So … I had the Pfizer Covid-19 Vaccine Yesterday
Yesterday I had my first dose of the Pfizer Covid-19 vaccine and , because I’d spent the previous week debating with conspiracy theorists and anti-vaxers about it, decided to show my trust of the science behind it by posting the fact on my Facebook wall. This appears to have generated a lot of interest, with a few contacts saying they either wanted an update soon or that I was dead .
Well, the good news is that it’s been over 24 hours and, at the time of writing this post, I’m still alive by any standard definition of the word. I have checked my temperature and it is a healthy 36.4 degrees Celsius. It appears that I am still to experience any major effects but, so far, the only adverse effect I can report is some soreness at the injection site. The soreness is a standard side effect of vaccinations since the needle potentially breaks a few muscle fibres as it goes in.
The vaccination experience
Normally when you go to your GP for a vaccination, you enjoy the privacy of a single consultation with the GP. The arrangements for the Covid-19 are different. For a start, the vaccination is done in a big room with pre- and post-vaccination waiting areas comprising socially-distanced chairs. You naturally need to be wearing a face covering both to gain acceptance and throughout the process.
In my case the vaccinations were being undertaken at a community centre converted to a Covid-19 vaccination hub. The vaccines were administered behind a screen to preserve modesty; but there was adequate circulation of air overall for the number of people in both the waiting area and the post-vaccination observation area.
The process involves checking in, getting some demographic data recorded and then going through a number of pre-vaccination screening questions. These are designed to prevent inappropriate administration of the vaccine to those for whom it is not suitable. These include people with previous serious reactions to vaccinations (anaphylaxis), pregnancy, breastfeeding and other conditions. The current known list is available here.
You are also provided with an information leaflet on the vaccine as well as a government leaflet that contains the information on this page. It is important that you read both so that you can provide full informed consent to the vaccine. Verbal consent is all that is required.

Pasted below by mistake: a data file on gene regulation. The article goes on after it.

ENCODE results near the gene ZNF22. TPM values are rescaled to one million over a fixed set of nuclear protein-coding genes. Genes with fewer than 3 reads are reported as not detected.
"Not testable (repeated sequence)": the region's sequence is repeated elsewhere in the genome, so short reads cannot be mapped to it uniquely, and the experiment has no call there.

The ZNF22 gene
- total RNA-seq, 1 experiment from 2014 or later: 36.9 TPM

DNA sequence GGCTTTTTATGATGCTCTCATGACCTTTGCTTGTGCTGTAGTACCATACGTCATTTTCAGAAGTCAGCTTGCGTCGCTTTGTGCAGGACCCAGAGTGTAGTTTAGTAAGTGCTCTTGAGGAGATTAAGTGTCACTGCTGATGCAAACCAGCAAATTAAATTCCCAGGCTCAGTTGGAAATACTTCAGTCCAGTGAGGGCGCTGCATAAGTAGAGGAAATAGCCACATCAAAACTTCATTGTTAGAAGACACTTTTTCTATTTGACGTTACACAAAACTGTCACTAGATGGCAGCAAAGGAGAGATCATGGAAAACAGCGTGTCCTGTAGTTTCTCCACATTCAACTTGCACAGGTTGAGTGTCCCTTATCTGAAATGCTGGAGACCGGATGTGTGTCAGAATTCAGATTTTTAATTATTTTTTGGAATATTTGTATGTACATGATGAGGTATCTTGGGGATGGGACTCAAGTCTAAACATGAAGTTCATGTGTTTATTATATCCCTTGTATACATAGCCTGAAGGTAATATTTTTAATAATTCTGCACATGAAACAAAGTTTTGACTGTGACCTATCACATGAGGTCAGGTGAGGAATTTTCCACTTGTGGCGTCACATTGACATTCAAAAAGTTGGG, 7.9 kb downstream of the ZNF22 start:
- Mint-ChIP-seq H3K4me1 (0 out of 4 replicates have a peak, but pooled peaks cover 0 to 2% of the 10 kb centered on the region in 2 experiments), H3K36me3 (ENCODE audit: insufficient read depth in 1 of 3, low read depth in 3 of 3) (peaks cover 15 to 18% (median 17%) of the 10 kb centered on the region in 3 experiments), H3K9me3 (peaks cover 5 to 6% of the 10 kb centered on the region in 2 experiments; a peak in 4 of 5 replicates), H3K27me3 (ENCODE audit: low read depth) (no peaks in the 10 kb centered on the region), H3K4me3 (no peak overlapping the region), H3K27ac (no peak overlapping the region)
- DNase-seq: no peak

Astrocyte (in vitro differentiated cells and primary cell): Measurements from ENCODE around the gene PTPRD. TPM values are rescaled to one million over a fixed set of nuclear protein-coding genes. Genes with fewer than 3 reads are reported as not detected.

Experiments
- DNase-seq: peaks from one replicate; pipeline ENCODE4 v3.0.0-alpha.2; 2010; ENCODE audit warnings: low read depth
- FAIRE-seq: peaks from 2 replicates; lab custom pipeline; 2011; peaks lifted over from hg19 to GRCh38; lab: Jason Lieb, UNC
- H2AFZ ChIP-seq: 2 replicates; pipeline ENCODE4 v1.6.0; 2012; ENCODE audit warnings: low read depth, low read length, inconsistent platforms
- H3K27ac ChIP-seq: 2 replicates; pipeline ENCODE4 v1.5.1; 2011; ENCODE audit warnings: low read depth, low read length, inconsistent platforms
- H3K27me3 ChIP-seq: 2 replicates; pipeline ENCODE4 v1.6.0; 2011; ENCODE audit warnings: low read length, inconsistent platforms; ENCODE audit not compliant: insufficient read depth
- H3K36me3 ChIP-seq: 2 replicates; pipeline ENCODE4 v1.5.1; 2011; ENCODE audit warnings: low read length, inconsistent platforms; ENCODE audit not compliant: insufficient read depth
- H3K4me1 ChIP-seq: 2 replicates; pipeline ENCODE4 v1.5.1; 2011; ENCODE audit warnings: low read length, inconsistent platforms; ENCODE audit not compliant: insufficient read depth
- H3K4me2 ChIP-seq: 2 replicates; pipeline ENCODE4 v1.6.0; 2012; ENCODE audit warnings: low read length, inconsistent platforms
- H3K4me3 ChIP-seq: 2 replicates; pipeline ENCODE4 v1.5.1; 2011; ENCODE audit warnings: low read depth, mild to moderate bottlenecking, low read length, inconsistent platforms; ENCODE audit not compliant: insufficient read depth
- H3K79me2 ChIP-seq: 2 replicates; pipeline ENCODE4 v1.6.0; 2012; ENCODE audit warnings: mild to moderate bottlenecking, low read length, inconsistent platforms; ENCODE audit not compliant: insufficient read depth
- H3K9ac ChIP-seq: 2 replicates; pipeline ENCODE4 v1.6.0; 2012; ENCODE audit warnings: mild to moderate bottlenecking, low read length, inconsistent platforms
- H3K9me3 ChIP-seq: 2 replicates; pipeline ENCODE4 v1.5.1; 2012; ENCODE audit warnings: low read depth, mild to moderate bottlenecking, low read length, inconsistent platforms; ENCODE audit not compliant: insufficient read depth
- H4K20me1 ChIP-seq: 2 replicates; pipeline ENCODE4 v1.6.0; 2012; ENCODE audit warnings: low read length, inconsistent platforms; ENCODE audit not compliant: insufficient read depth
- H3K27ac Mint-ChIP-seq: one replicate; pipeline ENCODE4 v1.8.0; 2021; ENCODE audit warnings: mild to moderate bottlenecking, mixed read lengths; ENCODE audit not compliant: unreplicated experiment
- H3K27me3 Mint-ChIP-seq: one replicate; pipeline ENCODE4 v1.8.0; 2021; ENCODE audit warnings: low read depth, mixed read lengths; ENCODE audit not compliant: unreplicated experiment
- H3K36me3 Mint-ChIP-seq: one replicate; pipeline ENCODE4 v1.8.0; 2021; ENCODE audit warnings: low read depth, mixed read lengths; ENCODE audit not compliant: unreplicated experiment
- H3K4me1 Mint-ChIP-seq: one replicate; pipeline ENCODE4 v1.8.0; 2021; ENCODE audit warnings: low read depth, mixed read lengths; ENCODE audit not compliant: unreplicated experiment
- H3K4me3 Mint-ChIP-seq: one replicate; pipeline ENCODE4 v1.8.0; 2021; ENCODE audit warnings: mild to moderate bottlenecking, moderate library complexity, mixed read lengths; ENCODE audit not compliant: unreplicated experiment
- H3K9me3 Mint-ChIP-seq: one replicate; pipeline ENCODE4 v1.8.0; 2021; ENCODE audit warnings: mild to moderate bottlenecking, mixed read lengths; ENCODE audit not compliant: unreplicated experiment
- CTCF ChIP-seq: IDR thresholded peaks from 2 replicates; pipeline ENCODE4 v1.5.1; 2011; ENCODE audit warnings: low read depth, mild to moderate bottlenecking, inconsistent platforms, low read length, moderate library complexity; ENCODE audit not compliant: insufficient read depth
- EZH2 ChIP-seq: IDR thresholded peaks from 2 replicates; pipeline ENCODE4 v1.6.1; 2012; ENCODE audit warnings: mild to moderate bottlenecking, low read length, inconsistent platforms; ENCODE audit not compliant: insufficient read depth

Once your suitability for vaccination and your consent to receive it have been established, you are given the vaccine and asked to wait in the waiting area for a minimum of 15 minutes, in case of anaphylaxis or fainting, before going home. You are also given a date and time for your second and final dose.
Personal Views and Clarifications
I found the experience surprisingly pleasant. There was a relaxed, cheerful environment. There was a healthy rapport between doctors, pharmacists, receptionists and various support staff providing the service. I had an interesting conversation with the GP who administered the vaccine, during which she revealed that she had herself been part of a clinical trial for one of the vaccines under development for Covid-19.
It is important to clarify that getting the vaccine is entirely voluntary under U.K. law, even for health professionals. It is against the law to administer treatment to an adult with full mental capacity against their will in the U.K. This is enshrined in the law under the Mental Capacity Act (2005).
Where individuals are deemed to lack mental capacity by reason of illness or mental deterioration, any actions that are taken have to meet Deprivation of Liberty Safeguards. If you are interested in the specific application of the Mental Capacity Act (2005) and Deprivation of Liberty Safeguards within the context of Covid-19 and vaccines for it, please click on this link.
A second clarification is also worth mentioning. The Pfizer vaccine does not currently have a full marketing authorisation. It has an emergency use authorisation granted on the basis of the urgency for a vaccine in the context of the pandemic. This means that we do not need to wait for up to ten years for full data to be gathered about the vaccine and its long-term effects. At its current rate of spread and lethality, governments are taking the ethical view that loosing millions of lives over a period of ten years is unconscionable when the rapid review processes that the vaccines are undergoing are already subject to very high quality and review standards.
It therefore remains up to individuals to decide whether to continue playing Russian roulette with the vaccine through existing preventative measures or to get the vaccine.